State v. Patton , 102 Mont. 51 ( 1936 )

  • Prosecutrix could not be cross-examined to prove her general reputation for unchastity. A bastardy proceeding should be distinguished from an action for damages for seduction wherein the previous chaste character of the girl is a matter directly in issue. The only issue before the court in a filiation proceeding is: Who is the father of the child? Consequently, the prosecutrix cannot be cross-examined for the purpose of *Page 53 showing her relationship with other men outside of the period of gestation. "The general rule is that the reputation of the prosecutrix is irrelevant. The responsibility of the accused for the support of the bastard depends upon its paternity, not upon the good or bad reputation of the mother. Hence, the court should not permit questions to be put to her tending to prove her immoral actions with other men, merely for the sake of impeaching her, by showing her evil reputation." (Underhill on Criminal Evidence, 3d ed., sec. 803; Rudulph v. State,16 Ga. App. 353, 85 S.E. 365.)

    The prosecutrix cannot be asked generally if she has had sexual relations with other men, or with any particular man. The question propounded to her must be specific as to time, place, man and circumstance. The question, if proper at all, must fix a time when in the course of nature the child might have been begotten. Hence, indefinite and vague inquiries made of the prosecutrix as to her alleged association or intimate relation with other men are highly improper. (State v. Brunette,28 N.D. 539, 150 N.W. 271, Ann. Cas. 1916E, 340; In re Gird'sEstate, 157 Cal. 534, 108 P. 499, 137 Am. St. Rep. 131; Underhill on Criminal Evidence, 3d ed., sec. 804.) In Walker v.State, 6 Blackf. (Ind.) 1, as reported in editorial note in 14 L.R.A. (n.s.) 734, the defendant was not allowed to cross-examine the prosecutrix as to whether she had ever had sexual intercourse at any time with any other person, nor as to relations with other men after the bastard child was begotten; neither was he allowed to prove her general character as a prostitute at the time she conceived the bastard, one ground for exclusion being that the evidence was not definite enough as to time.

    Evidence of the unchastity of complainant in bastardy proceeding, outside of the period of gestation, whether it relates to general reputation or specific acts, is inadmissible. (Davison v. Cruse, 47 Neb. 829, 66 N.W. 823; Abbott on Proof of Facts, 3d ed., p. 320.) "The character of the complaining witness in *Page 54 a prosecution for bastardy is never in issue. The only question to be tried is whether or not the accused begot the bastard." (Editorial note, 14 L.R.A. (n.s.) 733.) The general reputation for unchastity of the complaining witness is immaterial; first, because it stands confessed by the complaint she makes; second, because it has no tendency to prove that the defendant is the father of the bastard. (Rawles v. State, 56 Ind. 433; note, 14 L.R.A. (n.s.) 733.) The reason for the rule is quite apparent. The issue before the court is the paternity of the child. Hence, as observed in Rinehart v. State, 23 Ind. App. 419,55 N.E. 504, note, 14 L.R.A. (n.s.) 733, the mother of a bastard child may be a prostitute and yet the defendant be the father of the child.

    Relationship of prosecutrix with other men outside of period of gestation is inadmissible. (State v. Hammond,46 Utah, 249, 148 P. 420, 422; Dixon v. State, 88 Okla. 172,212 P. 600; Moore v. State, 125 Okla. 263, 257 P. 1100; Clark v.State, 144 Okla. 7, 289 P. 313; Mensing v. Croter,209 Cal. 318, 280 P. 1026, 287 P. 336; State v. Ferguson,157 Wash. 19, 288 P. 239.)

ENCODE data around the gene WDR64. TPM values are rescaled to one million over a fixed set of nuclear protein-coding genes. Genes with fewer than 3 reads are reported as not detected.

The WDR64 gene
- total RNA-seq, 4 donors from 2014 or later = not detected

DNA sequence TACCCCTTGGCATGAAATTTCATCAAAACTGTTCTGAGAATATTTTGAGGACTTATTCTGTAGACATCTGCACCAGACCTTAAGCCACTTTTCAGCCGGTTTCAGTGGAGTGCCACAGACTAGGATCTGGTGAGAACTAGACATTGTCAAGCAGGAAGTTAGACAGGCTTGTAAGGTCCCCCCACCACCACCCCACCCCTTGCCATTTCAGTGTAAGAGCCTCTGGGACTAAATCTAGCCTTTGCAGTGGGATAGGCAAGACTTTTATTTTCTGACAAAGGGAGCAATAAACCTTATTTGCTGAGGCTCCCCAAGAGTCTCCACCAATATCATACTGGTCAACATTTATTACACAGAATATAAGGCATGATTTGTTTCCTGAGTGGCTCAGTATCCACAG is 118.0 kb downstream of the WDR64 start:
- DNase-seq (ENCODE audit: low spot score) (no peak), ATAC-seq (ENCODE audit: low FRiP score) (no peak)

Under the pretense of cross-examining a witness, one party to an action cannot make out his case by witnesses for the other side. (State v. Shannon, 95 Mont. 280, 288, 26 P.2d 360;State v. Smith, 57 Mont. 349, 188 P. 644; McGonigle v.Prudential Ins. Co., 100 Mont. 203, 46 P.2d 687, 695.)

    The harm from the improper cross-examination consisted in the asking of the questions (State v. Shannon, supra), was not cured by negative answers (State v. Smith, supra), and even though objection thereto was sustained, the harm is not cured, where there is grave misconduct of counsel coupled with the improper cross-examination as in the instant case. (Vonault v.O'Rourke, 97 Mont. 92, 33 P.2d 535.) This is a proceeding in bastardy under sections 12267 to 12274, inclusive, of the Revised Codes of 1921. The complaint, filed May 10, 1933, charged defendant, Sherman Clay Patton, with being the father of the then unborn child of prosecutrix, Lorna Drake, and prayed that he be charged with the maintenance of the child, and that he be required to pay the expenses of confinement of prosecutrix. Issue was joined by a plea of not guilty. The matter was tried by the court sitting with a jury, on June 10, 1935.

    Evidence in support of the complaint was to the effect that prosecutrix was an unmarried woman 24 years of age; that she was the mother of a male child; that from May 1, 1932, until October 1, 1932, she was employed as a domestic servant at the ranch home of one U.C. Patton; that while thus employed she met defendant, the son of her employer; that on the night of September 24, 1932, she attended a public dance, attended also by defendant; that afterward she returned to the Patton home in a car with defendant; that on that occasion an act of sexual intercourse occurred between the parties, and that the act was repeated on two or three subsequent occasions; that her last menstruation preceding her pregnancy was about September 15, 1932; that her child was born June 25, 1933; that it was in all respects a normal child, gave every evidence of being of normal birth, cried lustily, and had a full growth of hair; that its finger and toe nails were fully grown; that it was fully developed and vigorous; that it nursed within a few hours after birth, and had a good appetite; that it had a strong grip in its fingers, and that to the time of the trial it had continued to live as a normal healthy child.

    Evidence was adduced to show that dating from a known fruitful act of intercourse, the usual period of gestation in human beings is 272 days, and about 280 days from the cessation of the menses; that although this might vary a few days, *Page 56 a baby born eight months after conception would not be a normal baby, and that the shortest period for a normal birth is about 260 days.